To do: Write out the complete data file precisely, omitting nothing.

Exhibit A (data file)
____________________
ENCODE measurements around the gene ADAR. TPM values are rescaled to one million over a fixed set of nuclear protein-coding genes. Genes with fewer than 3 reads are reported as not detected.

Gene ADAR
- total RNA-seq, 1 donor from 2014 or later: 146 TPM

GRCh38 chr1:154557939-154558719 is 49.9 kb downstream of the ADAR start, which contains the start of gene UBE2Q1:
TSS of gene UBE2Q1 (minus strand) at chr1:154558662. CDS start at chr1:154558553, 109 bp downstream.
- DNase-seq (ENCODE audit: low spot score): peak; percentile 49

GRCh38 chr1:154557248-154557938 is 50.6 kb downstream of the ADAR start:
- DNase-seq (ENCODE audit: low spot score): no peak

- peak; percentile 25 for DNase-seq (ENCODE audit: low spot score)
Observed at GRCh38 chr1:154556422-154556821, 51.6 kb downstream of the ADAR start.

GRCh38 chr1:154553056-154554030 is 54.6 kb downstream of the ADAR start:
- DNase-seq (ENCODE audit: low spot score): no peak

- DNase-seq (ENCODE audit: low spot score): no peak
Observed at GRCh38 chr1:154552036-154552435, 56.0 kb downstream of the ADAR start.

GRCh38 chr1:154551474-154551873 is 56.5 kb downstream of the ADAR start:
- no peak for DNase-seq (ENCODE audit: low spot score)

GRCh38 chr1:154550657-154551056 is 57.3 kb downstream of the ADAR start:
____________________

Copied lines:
ENCODE measurements around the gene ADAR. TPM values are rescaled to one million over a fixed set of nuclear protein-coding genes. Genes with fewer than 3 reads are reported as not detected.

Gene ADAR
- total RNA-seq, 1 donor from 2014 or later: 146 TPM

GRCh38 chr1:154557939-154558719 is 49.9 kb downstream of the ADAR start, which contains the start of gene UBE2Q1:
TSS of gene UBE2Q1 (minus strand) at chr1:154558662. CDS start at chr1:154558553, 109 bp downstream.
- DNase-seq (ENCODE audit: low spot score): peak; percentile 49

GRCh38 chr1:154557248-154557938 is 50.6 kb downstream of the ADAR start:
- DNase-seq (ENCODE audit: low spot score): no peak

- peak; percentile 25 for DNase-seq (ENCODE audit: low spot score)
Observed at GRCh38 chr1:154556422-154556821, 51.6 kb downstream of the ADAR start.

GRCh38 chr1:154553056-154554030 is 54.6 kb downstream of the ADAR start:
- DNase-seq (ENCODE audit: low spot score): no peak

- DNase-seq (ENCODE audit: low spot score): no peak
Observed at GRCh38 chr1:154552036-154552435, 56.0 kb downstream of the ADAR start.

GRCh38 chr1:154551474-154551873 is 56.5 kb downstream of the ADAR start:
- no peak for DNase-seq (ENCODE audit: low spot score)

GRCh38 chr1:154550657-154551056 is 57.3 kb downstream of the ADAR start: